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MEPS 718:1-22 (2023)  -  DOI:

Macroalgal input into the coastal food web along a gradient of seasonal sea ice cover along the Western Antarctic Peninsula

Katrin Iken1,*, Charles D. Amsler2, Kristen B. Gorman1, Andrew G. Klein3, Aaron W. E. Galloway4, Margaret O. Amsler2, Sabrina Heiser2,6, Ross Whippo4, Alexander T. Lowe5, Julie B. Schram4,7, Zoe X. Schneider1, James B. McClintock2

1College of Fisheries and Ocean Sciences, University of Alaska Fairbanks, Fairbanks, Alaska 99775, USA
2Department of Biology, University of Alabama at Birmingham, Birmingham, Alabama 35233, USA
3Department of Geography, Texas A&M University, College Station, Texas 77843, USA
4Department of Biology, University of Oregon, Charleston, Oregon 97420, USA
5Tennenbaum Marine Observatories Network, Smithsonian Institution, Edgewater, Maryland 21037, USA
6Present address: Marine Science Institute, University of Texas at Austin, Port Aransas, Texas 78373, USA
7Present address: Department of Natural Science, University of Alaska Southeast, Juneau, Alaska 99801, USA
*Corresponding author:

ABSTRACT: Coastal food webs that are supported by multiple primary producer sources are considered to be more stable against perturbations. Here, we investigated how declining macroalgal abundance and diversity might influence coastal food web structure along an annual sea ice cover gradient along the Western Antarctic Peninsula (WAP). The most common benthic invertebrate consumers, macroalgae, and surface particulate organic matter were collected at 15 stations along the WAP. Stable carbon and nitrogen isotope values of primary producers changed negligibly in relation to the sea ice cover gradient, while isotope values of most invertebrate feeding groups increased with higher sea ice cover, although at low explanatory power. Food web length became shorter and consumer trophic niche width smaller in regions with higher sea ice cover. Changes in food web structure were mostly associated with shifts in trophic position of lower trophic levels. Food web structure in higher ice-covered regions resembled that of more generalist feeders with a loss of specialist species, concurrent with an increased reliance on a more reworked detrital food source. These results suggest that a number of benthic invertebrates are able to adjust to differences in basal energy sources. Conversely, these food webs dominated by generalist feeders are likely less efficient in energy transfer, which can create less-stable systems with lower adaptive capacity to disturbance. The predicted sea ice loss along the WAP may ultimately lead to a longer food web with higher macroalgal abundance, more specialist species, and wider consumer trophic niches in the currently more ice-covered regions.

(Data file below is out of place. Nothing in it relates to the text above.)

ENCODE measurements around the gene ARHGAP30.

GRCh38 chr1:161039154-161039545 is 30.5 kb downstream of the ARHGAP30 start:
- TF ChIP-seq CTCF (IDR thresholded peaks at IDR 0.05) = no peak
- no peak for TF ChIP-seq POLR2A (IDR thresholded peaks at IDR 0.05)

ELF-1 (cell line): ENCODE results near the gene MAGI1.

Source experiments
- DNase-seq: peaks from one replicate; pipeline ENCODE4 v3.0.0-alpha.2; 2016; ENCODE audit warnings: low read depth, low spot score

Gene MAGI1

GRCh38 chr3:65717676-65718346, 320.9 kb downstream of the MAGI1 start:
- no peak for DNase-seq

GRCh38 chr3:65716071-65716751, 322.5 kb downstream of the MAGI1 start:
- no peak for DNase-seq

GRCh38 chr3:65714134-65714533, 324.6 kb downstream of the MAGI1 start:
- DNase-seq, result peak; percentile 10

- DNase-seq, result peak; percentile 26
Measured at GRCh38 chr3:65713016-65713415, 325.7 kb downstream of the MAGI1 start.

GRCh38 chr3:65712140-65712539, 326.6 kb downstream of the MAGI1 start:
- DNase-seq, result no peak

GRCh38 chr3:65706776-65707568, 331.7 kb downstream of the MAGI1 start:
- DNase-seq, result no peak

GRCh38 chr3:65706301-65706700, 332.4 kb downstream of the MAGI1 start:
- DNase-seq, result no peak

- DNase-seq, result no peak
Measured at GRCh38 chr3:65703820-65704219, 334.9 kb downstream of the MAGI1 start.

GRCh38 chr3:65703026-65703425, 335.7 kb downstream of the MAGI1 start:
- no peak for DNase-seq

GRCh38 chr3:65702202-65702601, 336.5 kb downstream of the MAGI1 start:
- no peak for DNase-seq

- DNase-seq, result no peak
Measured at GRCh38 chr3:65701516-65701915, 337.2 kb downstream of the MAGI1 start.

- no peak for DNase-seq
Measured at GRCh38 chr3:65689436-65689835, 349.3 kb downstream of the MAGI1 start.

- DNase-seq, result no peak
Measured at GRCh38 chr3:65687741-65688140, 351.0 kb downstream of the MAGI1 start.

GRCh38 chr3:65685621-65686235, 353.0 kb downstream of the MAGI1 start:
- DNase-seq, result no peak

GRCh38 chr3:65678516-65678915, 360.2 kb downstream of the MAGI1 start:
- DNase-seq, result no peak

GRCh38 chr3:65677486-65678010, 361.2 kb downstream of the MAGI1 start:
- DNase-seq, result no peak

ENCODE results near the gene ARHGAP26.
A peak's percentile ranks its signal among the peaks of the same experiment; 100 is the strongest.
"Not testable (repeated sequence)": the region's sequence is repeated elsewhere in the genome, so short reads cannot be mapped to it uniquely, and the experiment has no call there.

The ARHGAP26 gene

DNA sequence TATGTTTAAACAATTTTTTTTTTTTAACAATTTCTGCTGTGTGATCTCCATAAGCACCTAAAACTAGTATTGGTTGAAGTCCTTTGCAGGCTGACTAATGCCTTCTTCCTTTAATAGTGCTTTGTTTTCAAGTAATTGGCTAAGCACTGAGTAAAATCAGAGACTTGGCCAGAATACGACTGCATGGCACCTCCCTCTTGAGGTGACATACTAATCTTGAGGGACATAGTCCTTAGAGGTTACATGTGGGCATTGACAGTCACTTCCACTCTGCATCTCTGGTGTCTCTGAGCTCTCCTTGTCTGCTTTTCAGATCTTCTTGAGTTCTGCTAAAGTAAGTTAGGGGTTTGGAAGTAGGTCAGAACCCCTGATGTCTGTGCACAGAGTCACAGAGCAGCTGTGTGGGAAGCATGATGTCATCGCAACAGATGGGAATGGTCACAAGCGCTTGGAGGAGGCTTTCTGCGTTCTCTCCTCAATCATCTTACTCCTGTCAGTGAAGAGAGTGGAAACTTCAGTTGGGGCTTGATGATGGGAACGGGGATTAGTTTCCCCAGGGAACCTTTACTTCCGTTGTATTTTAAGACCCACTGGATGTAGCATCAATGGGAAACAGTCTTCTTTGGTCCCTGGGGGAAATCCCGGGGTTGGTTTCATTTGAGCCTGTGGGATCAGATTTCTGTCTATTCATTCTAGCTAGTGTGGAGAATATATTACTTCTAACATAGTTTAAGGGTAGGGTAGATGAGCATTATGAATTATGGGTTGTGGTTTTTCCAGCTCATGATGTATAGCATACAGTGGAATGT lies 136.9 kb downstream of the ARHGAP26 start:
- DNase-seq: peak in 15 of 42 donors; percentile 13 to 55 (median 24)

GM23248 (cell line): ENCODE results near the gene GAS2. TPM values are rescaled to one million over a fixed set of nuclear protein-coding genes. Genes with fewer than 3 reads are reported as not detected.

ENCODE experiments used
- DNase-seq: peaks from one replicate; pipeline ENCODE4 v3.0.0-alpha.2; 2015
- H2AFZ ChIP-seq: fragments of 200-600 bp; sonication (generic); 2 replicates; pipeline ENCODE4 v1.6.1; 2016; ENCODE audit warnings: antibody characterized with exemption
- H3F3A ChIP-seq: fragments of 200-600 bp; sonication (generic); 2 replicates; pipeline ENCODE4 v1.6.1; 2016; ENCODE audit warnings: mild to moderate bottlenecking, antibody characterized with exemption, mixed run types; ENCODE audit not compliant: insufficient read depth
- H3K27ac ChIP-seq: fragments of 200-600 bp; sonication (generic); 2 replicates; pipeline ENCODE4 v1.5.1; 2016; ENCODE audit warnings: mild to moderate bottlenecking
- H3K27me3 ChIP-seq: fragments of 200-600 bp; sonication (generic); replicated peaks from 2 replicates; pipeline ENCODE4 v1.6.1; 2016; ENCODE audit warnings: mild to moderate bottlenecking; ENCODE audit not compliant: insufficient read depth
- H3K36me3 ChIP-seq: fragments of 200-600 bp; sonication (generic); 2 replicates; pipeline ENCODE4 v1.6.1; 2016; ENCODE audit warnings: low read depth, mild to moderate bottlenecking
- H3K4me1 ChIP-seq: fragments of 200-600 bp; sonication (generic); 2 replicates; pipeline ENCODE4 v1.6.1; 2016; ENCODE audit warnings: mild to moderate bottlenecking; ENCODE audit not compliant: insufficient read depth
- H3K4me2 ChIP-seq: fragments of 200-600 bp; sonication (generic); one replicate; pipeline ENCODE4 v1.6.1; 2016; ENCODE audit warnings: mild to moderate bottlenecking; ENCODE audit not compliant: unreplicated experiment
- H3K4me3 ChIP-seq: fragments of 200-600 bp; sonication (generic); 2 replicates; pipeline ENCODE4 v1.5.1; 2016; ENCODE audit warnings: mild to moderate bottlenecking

KEY WORDS: Invertebrates · Stable isotope · Trophic structure

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Cite this article as: Iken K, Amsler CD, Gorman KB, Klein AG and others (2023) Macroalgal input into the coastal food web along a gradient of seasonal sea ice cover along the Western Antarctic Peninsula. Mar Ecol Prog Ser 718:1-22.

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